You can find out the other hostel session times by visiting the AboutTime History month website at www.abouttime.sa.gov.au

Monday, 8 April 2013

Father Juozas Kungys

Father Kungys the day he was made a Priest

Juozas KUNGYS

14 February 1919 – 4 March 1962

Born in Rensciu village near Telsiai in Samogitia, Lithuania.  He attended the Telsiai school and then the Telsiu seminary.  The war intervened and he was unable to complete his studies.  Following the second Soviet invasion of 1944, he fled to Germany.  Here he attended the Eichstaett seminary which he finished on 29 July 1945.

From 1946 to 1949 Father Kungys lived in Freiburg, Germany where he furthered his theological studies in the Frieburg University.  He provided pastoral care to Lithuanians in Hechingen, Rottweil, Trassingen, Schweningen.  He joined the Ciurlionis choir during those years.

On the 31 May 1949, father Kungys arrived in Melbourne aboard the ship Skaugum, which carried many refugees from war torn Europe.  He first resided in Uranquinty migrant camp just outside the township of Wagga Wagga, then in 1950 moved to Brisbane where Lithuanian religious language services were introduced by Father Kungys.   In 1951 he moved to Melbourne, as second priest to the community.  Whilst in Melbourne he was one of the first teacher offering Lithuanian language courses for people who were not able to complete their secondary studied in Lithuania or studied Lithuanian in Displaced Persons camps prior to coming to Australia.  Not long after he moved to Geelong to St Mary’s an Australian parish.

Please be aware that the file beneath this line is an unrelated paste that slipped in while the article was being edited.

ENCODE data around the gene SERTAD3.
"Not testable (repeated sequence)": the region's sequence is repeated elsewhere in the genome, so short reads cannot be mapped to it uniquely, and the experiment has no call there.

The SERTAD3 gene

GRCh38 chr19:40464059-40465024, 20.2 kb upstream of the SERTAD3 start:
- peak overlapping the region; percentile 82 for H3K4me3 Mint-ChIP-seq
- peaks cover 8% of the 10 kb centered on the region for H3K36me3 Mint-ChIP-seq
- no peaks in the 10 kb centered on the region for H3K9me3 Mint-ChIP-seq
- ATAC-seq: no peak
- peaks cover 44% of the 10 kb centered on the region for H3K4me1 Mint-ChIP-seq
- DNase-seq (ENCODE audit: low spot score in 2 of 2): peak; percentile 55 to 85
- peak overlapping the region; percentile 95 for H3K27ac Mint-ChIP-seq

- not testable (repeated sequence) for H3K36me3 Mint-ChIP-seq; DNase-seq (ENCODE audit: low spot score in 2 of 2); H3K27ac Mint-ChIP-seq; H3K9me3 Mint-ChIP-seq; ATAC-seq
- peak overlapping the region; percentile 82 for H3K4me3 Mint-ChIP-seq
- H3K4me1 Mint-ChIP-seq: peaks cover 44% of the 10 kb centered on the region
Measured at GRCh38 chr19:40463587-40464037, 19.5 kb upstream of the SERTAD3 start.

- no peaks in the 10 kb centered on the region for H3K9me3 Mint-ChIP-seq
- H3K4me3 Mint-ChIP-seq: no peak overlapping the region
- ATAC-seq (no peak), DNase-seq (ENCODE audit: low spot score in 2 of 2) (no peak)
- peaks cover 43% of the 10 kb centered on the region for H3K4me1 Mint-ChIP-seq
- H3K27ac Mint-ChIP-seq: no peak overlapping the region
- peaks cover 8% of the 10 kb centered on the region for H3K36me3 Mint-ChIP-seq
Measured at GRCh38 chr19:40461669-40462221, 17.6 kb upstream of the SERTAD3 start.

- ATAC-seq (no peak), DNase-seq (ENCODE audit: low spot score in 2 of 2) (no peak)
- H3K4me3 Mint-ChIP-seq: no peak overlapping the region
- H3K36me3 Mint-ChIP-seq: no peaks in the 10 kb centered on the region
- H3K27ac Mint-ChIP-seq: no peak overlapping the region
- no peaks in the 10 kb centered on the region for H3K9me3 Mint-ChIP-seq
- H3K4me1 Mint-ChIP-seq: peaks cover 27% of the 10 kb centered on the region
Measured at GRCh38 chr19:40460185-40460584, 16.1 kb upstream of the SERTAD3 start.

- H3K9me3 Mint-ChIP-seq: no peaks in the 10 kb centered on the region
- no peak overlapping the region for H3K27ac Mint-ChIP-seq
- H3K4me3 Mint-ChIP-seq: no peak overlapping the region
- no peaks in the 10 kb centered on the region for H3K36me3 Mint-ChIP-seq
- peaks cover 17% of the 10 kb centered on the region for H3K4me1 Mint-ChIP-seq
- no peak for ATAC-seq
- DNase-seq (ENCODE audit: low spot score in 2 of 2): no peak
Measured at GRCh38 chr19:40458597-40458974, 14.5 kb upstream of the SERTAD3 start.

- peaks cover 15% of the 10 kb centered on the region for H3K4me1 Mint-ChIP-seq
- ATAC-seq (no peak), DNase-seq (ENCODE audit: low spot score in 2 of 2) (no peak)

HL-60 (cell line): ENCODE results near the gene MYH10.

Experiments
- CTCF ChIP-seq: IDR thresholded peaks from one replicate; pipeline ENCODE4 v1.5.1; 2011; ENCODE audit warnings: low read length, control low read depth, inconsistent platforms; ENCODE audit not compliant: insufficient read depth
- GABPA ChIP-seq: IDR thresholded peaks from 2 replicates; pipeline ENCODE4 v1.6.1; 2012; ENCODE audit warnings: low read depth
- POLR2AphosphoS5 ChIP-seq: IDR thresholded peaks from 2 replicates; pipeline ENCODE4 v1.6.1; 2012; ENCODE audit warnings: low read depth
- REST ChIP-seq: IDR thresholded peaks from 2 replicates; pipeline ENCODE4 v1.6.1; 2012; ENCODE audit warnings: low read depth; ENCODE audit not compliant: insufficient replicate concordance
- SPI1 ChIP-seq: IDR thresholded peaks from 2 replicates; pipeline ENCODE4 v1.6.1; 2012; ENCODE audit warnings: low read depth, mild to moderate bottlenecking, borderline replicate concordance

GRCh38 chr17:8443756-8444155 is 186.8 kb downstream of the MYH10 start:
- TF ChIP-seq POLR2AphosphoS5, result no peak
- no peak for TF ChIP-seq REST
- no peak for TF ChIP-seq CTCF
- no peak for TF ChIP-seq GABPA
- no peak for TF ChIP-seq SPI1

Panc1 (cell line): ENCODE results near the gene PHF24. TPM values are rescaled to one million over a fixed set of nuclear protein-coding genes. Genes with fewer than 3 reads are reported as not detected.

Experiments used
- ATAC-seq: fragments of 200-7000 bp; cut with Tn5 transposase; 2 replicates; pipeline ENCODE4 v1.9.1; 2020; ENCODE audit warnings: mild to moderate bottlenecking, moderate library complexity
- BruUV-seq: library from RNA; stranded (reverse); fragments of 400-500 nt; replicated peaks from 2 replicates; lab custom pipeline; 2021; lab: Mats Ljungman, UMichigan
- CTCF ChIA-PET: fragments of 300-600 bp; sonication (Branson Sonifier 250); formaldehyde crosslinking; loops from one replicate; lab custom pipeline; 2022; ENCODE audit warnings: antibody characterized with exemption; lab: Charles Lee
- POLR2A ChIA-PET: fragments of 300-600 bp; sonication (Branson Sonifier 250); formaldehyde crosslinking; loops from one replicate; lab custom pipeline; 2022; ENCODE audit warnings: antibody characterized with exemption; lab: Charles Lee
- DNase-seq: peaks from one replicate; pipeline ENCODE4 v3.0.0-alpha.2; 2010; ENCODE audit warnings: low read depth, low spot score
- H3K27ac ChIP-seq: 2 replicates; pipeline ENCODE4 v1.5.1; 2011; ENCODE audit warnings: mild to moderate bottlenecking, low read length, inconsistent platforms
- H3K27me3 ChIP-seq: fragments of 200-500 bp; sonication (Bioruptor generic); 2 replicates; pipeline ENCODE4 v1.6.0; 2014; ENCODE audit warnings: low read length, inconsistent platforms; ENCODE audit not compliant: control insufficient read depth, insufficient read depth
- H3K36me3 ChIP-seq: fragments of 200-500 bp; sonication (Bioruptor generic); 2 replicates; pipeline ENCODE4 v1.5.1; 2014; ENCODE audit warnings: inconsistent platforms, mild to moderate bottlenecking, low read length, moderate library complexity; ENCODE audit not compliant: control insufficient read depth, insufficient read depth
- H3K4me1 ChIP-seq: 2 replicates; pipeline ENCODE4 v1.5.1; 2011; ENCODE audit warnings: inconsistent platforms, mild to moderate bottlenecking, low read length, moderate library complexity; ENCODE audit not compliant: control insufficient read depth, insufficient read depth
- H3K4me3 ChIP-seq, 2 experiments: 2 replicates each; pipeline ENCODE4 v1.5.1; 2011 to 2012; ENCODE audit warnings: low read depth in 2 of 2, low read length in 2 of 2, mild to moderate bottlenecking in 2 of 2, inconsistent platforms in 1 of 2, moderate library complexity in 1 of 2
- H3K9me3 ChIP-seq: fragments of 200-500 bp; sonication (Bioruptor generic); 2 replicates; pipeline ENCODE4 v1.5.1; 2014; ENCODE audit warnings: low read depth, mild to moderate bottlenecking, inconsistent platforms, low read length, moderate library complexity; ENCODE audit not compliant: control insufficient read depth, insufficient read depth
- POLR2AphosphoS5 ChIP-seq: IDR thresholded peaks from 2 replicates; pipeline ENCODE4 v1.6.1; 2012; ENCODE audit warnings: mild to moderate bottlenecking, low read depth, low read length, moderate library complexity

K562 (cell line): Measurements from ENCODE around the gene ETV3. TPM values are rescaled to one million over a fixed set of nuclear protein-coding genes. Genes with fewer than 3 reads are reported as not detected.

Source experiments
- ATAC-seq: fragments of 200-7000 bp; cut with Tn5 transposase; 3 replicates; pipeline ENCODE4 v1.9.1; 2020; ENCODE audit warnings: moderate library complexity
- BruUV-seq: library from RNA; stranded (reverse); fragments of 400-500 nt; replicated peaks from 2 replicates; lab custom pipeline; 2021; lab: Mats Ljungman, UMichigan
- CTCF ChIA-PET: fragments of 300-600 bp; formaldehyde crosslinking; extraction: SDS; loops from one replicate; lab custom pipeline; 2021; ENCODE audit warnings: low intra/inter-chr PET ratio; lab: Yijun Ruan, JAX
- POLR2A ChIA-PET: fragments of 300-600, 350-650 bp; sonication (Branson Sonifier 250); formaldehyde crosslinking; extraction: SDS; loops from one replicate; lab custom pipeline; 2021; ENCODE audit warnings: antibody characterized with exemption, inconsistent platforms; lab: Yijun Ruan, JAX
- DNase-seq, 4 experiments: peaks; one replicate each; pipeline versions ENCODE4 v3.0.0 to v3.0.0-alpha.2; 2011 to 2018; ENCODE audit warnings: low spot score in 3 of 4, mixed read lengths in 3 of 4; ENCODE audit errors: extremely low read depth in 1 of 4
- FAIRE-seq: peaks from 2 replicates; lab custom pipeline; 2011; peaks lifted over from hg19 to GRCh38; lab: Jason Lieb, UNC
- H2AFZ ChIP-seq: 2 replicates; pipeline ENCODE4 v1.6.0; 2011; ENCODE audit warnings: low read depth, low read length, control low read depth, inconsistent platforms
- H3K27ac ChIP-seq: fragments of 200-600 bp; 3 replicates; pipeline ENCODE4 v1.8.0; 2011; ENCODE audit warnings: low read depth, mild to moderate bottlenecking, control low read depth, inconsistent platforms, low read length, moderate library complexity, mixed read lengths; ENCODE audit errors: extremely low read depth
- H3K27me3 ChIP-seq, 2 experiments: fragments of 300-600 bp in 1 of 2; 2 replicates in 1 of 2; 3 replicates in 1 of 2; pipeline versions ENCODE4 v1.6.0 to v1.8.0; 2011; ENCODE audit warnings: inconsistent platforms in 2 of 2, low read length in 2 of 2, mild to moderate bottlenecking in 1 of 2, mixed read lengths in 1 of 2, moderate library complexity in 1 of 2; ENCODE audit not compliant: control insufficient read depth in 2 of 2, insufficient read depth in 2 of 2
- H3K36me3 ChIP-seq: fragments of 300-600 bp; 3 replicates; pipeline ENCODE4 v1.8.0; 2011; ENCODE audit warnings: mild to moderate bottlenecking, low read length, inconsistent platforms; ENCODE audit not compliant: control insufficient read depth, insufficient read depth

Father Kungys with the first child he christened

Father Kungys was very involved in the Lithuanian community in Australia.  He instigated the Australian Lithuanian Catholic Federation and later served as president and spiritual leader.   He was one of the imitators of the Melbourne Catholic newspaper “Teviskes Aidiai” (Echoes of our Homeland).  The newsletter is still published.

He came to Adelaide in 1957 and was thrust into the establishment of the Lithuanian Catholic Centre and church.  A petition signed by 480 Lithuanians was organised to gather support for the communities own church.  Permission was granted and a suitable place was sought.
On 30 November 1960 the church was consecrated in honour of Lithuania’s patron saint, St Casmir, situated in Third Ave, St Peters.